GW Alumna: ‘I Paid My Student Loans off in Four Years’

A GWSB course in personal finance that helped graduate student Charlinda Sims figure out how to repay her student loans will be open to undergraduate students for the first time in the spring.

Charlinda Sims
Charlinda Sims, M.Accy. ’15, used techniques she learned as a graduate student in a personal finance course to eliminate $80,000 in student loans in four years. (Briahnna Brown/GW Today)
December 12, 2018

By Tatyana Hopkins

Charlinda Sims, M.Accy. ’15, made the final payment last July on her $80,000 student loan balance after just four years of payments, and she credits a personal finance course she took as a graduate student at the George Washington University as getting her “really fired up” about paying off the loans as soon as possible.

The course, “Personal Finance and Accounting,” will be available to undergraduate students for the first time in the spring 2019 semester.

“Seeing the cold, hard numbers made it a no-brainer to pay my loans off sooner than later,” Ms. Sims said. “I had to figure out how to increase my income and at the same time reduce my expenses.”

After establishing an emergency fund of three to six months’ living expenses, Ms. Sims tackled her debt using the avalanche method, which eliminates debts with the highest interest rates first regardless of balance to help save money on interest. An amortization chart kept her on track.

To maximize her $50,000 salary and pay her debt faster, Ms. Sims reduced her expenses primarily by moving back in with her parents and finding cheaper alternatives to the things she enjoyed such as replacing expensive shopping trips with thrifting. She also found ways to increase her income by preparing taxes during tax season, driving for Lyft and selling old clothes and shoes.

Although her salary nearly doubled over the years, Ms. Sims maintained her low-expense living and put any extra money she made toward her debt.

Ms. Sims admits that a big factor in paying her loans off quickly was reduced living costs, but said consistency was also key. She said others could find practical ways to reduce their expenses, and to help she began an Instagram page to share her repayment story.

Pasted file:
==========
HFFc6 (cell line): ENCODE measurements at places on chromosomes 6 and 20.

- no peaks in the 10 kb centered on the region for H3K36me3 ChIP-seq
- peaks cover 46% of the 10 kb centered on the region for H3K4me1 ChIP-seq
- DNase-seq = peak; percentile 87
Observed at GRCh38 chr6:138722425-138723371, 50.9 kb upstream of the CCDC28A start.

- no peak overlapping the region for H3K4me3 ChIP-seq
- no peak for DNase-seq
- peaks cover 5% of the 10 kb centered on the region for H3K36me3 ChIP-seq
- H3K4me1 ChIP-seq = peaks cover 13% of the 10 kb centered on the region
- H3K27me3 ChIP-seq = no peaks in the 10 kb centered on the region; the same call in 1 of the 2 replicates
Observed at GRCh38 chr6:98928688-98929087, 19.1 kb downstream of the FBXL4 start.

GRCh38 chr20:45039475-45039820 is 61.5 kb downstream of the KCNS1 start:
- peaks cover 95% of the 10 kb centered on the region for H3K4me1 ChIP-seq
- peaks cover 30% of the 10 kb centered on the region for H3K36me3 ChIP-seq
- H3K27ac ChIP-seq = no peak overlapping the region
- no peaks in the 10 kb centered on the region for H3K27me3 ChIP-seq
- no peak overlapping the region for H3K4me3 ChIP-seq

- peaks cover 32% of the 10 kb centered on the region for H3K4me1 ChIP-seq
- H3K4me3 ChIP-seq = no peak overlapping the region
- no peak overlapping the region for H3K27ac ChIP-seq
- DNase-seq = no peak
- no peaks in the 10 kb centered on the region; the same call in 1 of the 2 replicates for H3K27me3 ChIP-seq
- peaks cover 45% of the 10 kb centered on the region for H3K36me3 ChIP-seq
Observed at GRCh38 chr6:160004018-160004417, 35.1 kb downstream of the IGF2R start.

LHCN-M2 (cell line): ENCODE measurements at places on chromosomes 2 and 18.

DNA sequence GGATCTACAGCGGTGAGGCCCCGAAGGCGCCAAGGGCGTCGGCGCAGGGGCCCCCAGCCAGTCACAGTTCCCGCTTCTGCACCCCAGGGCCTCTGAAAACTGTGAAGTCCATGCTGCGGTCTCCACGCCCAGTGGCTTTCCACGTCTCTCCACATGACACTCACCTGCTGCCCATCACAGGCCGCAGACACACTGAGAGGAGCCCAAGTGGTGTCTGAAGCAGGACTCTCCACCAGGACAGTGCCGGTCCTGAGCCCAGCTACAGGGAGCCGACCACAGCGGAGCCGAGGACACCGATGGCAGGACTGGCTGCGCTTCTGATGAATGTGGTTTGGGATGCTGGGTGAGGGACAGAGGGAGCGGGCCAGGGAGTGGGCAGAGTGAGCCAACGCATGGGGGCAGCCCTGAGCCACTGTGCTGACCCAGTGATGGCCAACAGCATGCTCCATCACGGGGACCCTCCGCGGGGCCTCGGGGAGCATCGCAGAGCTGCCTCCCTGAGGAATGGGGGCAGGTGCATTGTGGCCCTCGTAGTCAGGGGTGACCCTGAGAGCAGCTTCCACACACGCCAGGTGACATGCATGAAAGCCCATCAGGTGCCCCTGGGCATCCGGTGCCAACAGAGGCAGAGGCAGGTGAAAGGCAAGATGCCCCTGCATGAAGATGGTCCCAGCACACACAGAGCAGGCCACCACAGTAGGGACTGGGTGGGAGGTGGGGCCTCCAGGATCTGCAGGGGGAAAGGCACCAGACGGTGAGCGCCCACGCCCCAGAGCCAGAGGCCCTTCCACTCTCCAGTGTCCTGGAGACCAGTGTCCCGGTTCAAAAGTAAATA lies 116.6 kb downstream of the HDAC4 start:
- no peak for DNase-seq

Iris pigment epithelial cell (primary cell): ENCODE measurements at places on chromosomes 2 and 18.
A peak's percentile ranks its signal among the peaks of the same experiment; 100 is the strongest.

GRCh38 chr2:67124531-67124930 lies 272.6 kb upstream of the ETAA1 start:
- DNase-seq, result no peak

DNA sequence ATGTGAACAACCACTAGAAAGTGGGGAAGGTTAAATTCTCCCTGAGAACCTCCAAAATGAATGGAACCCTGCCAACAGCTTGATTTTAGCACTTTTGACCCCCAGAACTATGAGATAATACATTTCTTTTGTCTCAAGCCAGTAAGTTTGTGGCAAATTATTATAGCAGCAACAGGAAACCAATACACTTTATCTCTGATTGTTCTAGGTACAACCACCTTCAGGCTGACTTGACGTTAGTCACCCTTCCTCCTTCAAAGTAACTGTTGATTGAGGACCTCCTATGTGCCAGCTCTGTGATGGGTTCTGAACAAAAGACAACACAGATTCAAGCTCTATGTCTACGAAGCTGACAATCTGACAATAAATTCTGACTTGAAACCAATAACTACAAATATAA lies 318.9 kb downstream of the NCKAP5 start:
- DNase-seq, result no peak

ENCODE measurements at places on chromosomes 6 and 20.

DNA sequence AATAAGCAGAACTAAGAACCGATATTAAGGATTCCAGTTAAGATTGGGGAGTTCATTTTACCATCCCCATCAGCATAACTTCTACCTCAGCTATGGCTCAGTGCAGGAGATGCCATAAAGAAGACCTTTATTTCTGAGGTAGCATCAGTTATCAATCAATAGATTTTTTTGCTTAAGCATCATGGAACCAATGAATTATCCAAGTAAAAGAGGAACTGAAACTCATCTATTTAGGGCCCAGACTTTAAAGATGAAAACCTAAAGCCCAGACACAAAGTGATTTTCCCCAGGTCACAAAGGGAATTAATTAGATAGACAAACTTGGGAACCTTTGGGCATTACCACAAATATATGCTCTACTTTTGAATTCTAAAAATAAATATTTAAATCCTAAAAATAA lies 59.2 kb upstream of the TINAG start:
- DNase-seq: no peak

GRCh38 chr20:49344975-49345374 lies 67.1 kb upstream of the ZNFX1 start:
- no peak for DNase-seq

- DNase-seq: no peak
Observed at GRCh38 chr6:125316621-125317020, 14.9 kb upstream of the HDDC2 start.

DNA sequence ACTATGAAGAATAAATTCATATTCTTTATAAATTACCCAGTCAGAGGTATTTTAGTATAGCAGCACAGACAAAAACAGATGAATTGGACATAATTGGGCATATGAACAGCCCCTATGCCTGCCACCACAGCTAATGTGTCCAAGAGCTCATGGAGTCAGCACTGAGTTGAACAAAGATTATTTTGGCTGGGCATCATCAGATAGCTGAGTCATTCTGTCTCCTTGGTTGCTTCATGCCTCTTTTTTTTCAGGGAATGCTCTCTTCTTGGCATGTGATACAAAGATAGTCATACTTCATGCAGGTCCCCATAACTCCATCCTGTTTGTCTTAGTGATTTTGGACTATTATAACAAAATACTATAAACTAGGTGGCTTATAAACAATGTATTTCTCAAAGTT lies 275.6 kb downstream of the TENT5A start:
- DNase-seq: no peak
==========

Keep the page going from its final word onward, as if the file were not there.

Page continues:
“Everyone should focus on what’s right for them and go at their own pace,” Ms. Sims said.

Taught by GW School of Business professor Annamaria Lusardi, the Denit Trust Endowed Chair of Economics and Accountancy, the objective of the personal finance course is to provide the knowledge necessary to evaluate the wide range of financial decisions individuals make throughout their lifetime. It covers topics such as saving, investing, consumer borrowing, personal taxes and financial planning.

“To understand how to pay off your student loans, you have to make some calculations,” she said. “We teach students how to make those calculations and everyone can do them, even those who are not good at math.”

She said the course helps students develop economic and financial literacy by providing practical applications for various complex financial decisions such as calculating the monetary value of additional education or relocating for a job, evaluating business projects, making and valuing investments and planning for their financial futures.

Over the past 15 years, Dr. Lusardi has been a pioneer in research and the development of financial literacy as a field of study. She said she hopes GW will be a leader in educating students about personal finance.

She founded and is the academic director of the GW Global Financial Literacy Excellence Center (GFLEC). She developed the personal finance course for GW as well for other institutions to adopt and teach.

“There are courses on corporate finance, which basically teaches [professionals] how to manage money for a firm,” she said. “If we think firms have to allocate money rationally, why not individuals?”

She said her research indicates that in general the level of financial literacy across the nation is “incredibly low,” but disproportionately so among young people, women, older people, minorities and those with low educational attainment.

“Ignorance is not bliss,” Dr. Lusardi said. “Ignorance has consequences and big costs.”

She said low financial literacy makes people more vulnerable to financial fragility, and with young people at the helm of the nation’s collective $1.5 trillion student loan debt, it is important that they be equipped to make sound financial decisions in today’s complex economic environment.  

“People think personal finance is about saving more or borrowing less—no—that’s not the objective,” Dr. Lusardi said. “Personal finance is about achieving your dreams.”

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